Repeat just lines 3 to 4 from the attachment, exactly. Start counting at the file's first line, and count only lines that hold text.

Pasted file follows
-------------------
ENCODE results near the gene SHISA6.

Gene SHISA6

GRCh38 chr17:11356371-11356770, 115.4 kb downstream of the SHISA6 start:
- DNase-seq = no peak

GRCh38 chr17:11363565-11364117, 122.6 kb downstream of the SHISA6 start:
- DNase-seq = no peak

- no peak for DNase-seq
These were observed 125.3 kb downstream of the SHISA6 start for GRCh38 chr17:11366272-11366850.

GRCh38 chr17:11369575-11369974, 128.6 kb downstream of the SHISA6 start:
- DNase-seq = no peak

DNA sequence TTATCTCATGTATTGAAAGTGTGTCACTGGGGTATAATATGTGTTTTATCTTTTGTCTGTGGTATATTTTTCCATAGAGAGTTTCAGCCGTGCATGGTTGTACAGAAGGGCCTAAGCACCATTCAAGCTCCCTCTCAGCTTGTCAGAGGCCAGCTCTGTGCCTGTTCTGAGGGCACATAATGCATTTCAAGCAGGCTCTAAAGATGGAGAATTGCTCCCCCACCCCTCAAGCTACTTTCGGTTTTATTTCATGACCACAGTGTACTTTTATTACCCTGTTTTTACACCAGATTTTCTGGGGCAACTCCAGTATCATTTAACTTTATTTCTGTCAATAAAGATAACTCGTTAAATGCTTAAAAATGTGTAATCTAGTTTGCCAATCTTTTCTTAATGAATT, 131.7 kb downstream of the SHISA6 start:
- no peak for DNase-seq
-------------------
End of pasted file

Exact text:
GRCh38 chr17:11356371-11356770, 115.4 kb downstream of the SHISA6 start:
- DNase-seq = no peak